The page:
Sofia's Last Ambulance (dir. Ilian Metev, Bulgaria, Croatia, Germany, 2012, 75 min) was among the 16 films in the documentary competition at the 47th Karlovy Vary International Film Festival (June 29 - July 7). It is the filmmaker's first documentary feature. In 2008, Metev made the short doc Goleshovo which has won 17 awards, including the BBC Development Award and DOK Leipzig's Talent Dove. In May 2012, Sofia's Last Ambulance won the France 4 Visionary Award at the Semaine de la Critique or the Critics' Week in Cannes.
KVIFF's 2012 documentary jury was headed by US producer Ron Yerxa and included José Luis Cienfuegos (Spain), Tizza Covi (Italy), Pamela Jahn (UK) and Jiří Konečný (Czech Republic).
In 2010, Ilian Metev and Siniša Juričić took Sofia's Last Ambulance to the East European Forum. Last year, it was presented at the Doc Launch presentation, a selection of notable soon-to-be-released docs.
Best Documentary Film Over 30 Minutes + USD 5,000
Poslednata lineika na Sofia , Bulgaria, Croatia, Germany, 75 min, Beta SP, Digi Beta, DVD, Personal View, Portrait, Social Issues, Society
In a city where 13 ambulances struggle to serve a burgeoning population of several million, 47-year old Krassi Yordanov is our unlikely hero: chain-smoking and saving lives in a non-stop 48-hour shift. Krassi is the emergency doctor on one of Sofia’s last ambulances and today is the worst day of his life. This is a film about the regular working day of Dr. Krassi, nurse Mila and driver Plamen, a team working on an ambulance in Sofia, the capital of Bulgaria. Struggling against an avalanche of absurdities in a crumbling medical system and scarcely earning enough to make a living, these three are simply trying to do what they do best – save lives.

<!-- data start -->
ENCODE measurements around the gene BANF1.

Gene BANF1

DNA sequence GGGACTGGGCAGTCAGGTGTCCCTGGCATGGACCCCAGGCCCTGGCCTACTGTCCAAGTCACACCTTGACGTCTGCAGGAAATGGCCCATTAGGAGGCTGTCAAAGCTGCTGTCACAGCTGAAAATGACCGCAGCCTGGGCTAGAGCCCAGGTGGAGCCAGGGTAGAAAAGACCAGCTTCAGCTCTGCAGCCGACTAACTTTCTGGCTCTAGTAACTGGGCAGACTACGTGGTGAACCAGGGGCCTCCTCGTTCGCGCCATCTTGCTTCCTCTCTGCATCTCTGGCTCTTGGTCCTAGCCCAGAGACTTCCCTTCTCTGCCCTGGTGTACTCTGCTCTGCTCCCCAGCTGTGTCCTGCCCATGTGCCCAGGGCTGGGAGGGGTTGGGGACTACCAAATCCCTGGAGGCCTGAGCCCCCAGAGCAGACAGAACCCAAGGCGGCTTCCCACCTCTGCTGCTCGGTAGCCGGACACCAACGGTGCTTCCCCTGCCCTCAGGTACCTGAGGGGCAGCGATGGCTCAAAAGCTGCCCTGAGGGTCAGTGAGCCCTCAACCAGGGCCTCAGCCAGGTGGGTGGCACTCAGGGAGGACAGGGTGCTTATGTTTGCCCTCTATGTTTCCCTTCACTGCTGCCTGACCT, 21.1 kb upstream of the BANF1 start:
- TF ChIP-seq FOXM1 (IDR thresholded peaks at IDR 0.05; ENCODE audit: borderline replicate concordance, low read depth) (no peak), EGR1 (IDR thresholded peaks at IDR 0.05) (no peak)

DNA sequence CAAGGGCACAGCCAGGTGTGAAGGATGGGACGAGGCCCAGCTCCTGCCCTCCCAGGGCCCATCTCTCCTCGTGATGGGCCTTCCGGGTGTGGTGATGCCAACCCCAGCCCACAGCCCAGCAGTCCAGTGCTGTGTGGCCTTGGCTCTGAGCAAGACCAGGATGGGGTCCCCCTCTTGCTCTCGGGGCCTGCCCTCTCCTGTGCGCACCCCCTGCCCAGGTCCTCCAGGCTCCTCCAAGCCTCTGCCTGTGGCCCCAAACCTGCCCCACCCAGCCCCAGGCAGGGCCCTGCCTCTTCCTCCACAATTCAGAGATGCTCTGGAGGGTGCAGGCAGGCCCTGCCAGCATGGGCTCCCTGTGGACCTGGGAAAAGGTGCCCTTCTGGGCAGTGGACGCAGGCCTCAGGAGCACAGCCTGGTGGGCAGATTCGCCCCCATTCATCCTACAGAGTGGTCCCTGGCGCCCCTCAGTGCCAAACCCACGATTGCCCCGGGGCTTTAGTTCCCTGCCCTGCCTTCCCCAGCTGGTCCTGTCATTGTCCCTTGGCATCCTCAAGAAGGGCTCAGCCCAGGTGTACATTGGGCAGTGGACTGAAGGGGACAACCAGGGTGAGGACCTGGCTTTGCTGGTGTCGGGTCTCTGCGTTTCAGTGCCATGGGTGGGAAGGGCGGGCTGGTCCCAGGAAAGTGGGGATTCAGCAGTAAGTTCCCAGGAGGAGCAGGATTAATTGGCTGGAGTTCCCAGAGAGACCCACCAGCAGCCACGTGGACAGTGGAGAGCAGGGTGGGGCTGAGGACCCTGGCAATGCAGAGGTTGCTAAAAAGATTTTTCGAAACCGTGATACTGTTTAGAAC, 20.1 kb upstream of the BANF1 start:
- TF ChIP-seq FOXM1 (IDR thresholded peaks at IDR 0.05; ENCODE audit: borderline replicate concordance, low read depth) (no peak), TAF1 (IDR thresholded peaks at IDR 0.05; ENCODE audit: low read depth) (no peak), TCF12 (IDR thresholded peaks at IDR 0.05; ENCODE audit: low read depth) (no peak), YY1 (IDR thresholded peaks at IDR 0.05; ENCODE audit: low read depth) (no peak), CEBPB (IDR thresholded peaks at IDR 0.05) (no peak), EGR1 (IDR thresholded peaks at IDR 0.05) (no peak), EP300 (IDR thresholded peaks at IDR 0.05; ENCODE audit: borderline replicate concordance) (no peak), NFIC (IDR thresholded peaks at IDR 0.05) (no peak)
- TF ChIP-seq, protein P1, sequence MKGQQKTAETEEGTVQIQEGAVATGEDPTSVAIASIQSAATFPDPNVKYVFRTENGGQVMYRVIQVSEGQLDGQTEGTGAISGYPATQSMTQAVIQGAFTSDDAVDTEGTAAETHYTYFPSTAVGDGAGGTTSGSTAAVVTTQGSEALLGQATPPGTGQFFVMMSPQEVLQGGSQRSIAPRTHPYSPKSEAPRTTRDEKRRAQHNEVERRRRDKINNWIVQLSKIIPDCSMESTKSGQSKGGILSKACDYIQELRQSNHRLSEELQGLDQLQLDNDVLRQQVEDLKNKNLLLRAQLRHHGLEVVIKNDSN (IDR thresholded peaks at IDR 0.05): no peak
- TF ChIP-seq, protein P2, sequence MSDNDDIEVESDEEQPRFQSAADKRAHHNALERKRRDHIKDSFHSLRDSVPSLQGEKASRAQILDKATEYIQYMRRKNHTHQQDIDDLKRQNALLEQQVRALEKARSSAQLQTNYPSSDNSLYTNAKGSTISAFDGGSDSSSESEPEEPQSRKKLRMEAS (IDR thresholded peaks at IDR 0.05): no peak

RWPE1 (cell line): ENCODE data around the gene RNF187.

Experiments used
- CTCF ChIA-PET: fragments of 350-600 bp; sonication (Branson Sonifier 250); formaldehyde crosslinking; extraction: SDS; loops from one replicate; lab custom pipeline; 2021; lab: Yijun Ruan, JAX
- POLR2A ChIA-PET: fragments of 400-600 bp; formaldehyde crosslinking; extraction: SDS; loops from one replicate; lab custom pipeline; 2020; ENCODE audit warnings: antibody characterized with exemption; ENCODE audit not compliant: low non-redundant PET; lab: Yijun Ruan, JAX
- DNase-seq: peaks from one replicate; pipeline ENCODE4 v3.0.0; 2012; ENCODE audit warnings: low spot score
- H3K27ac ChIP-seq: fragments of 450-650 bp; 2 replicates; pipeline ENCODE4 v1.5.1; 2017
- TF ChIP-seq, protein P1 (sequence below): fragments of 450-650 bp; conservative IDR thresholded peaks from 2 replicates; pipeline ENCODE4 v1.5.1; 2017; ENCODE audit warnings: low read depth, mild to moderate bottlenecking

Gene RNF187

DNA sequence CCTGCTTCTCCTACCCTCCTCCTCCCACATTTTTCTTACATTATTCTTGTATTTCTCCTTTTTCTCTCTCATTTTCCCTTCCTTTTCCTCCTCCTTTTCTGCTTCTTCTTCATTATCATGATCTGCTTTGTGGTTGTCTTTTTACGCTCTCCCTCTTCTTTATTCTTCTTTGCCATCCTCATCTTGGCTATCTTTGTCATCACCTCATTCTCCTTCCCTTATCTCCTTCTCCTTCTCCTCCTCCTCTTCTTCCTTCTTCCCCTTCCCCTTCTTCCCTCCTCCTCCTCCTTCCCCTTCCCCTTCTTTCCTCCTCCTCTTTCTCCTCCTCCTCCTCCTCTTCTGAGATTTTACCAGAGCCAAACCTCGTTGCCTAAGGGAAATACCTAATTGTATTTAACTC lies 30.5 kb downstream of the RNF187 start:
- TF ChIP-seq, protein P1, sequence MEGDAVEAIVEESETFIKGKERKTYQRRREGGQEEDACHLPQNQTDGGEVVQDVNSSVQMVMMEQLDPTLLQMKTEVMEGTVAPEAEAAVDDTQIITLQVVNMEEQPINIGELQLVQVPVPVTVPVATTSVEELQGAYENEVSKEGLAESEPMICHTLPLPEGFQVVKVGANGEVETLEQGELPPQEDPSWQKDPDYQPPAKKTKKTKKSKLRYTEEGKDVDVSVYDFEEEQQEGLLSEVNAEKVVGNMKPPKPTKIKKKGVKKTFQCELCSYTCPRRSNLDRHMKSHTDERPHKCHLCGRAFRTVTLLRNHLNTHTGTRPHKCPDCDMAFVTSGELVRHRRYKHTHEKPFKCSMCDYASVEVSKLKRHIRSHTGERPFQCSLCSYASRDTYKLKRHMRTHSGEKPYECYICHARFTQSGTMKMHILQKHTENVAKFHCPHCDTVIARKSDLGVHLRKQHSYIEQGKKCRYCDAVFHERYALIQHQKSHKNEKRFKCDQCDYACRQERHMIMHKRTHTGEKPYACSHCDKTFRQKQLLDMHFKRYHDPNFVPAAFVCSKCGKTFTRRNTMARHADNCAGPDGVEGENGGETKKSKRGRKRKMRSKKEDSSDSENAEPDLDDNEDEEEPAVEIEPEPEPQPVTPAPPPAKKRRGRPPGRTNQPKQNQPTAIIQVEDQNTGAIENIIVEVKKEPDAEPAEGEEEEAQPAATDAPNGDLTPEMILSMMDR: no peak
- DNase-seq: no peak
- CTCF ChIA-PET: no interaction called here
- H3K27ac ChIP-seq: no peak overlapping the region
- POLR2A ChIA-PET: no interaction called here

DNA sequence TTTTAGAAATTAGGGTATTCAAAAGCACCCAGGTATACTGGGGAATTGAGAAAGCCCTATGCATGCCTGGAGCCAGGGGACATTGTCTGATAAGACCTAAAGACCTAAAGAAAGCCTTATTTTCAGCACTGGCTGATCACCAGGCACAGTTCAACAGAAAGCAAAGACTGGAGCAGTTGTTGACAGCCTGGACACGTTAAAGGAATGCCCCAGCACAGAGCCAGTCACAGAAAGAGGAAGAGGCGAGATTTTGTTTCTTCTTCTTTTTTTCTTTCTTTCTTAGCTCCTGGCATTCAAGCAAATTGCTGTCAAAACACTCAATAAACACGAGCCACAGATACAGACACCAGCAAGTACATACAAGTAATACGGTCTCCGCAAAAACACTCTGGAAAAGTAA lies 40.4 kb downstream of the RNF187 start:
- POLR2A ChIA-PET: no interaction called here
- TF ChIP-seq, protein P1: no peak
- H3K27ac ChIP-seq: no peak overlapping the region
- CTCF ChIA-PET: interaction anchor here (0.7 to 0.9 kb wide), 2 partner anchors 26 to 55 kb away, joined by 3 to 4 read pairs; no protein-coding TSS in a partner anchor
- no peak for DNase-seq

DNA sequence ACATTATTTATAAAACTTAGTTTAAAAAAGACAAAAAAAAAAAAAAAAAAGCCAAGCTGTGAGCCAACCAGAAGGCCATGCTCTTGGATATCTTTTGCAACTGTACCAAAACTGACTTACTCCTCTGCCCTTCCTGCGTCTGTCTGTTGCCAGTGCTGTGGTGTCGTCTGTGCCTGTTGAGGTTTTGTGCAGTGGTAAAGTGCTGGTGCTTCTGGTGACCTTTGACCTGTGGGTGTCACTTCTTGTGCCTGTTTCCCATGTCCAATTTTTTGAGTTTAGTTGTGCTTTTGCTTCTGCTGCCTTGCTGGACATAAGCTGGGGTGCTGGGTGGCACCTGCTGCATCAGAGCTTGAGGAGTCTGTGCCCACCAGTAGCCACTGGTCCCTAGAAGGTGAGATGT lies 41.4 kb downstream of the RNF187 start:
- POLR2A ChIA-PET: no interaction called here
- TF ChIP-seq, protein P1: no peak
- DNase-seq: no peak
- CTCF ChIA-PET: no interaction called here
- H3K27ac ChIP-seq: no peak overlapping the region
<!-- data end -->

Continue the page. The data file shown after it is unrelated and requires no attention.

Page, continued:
Best Documentary Film Under 30 Minutes + USD 5,000
A Story for the Modlins
Director: Sergio Oksman
Spain, 2012, 26 min
Sergio Oksman’s brilliantly constructed picture, strengthened by a bewitching atmosphere and assured direction, unfolds the mysterious story of Elmer Modlin and his wife: hidden from the eyes of the world for decades, they artistically played out their bizarre apocalyptic vision in a darkened Madrid apartment. [KVIFF]
Soukromý vesmír , Czech Republic, 2012, 83 min, 35 mm, Longitudinal, Personal View, Social Issues
Honza was born in 1974 into the cheerless era of socialism in Czechoslovakia. At that time, his parents Jana and Petr lived in one room in the apartment of Jana's divorced mother and her widowed grandmother. A few years later, the family moved from Prague to Liberec where Petr found a job and a little house for the family. When Honza was born, his father began writing a family chronicle and he has continued to do so for 37 years. “Family Diary“ shows not only the life of one ordinary family but also how the Czech society has changed in the last four decades. Who are we, where do we come from and where do we go?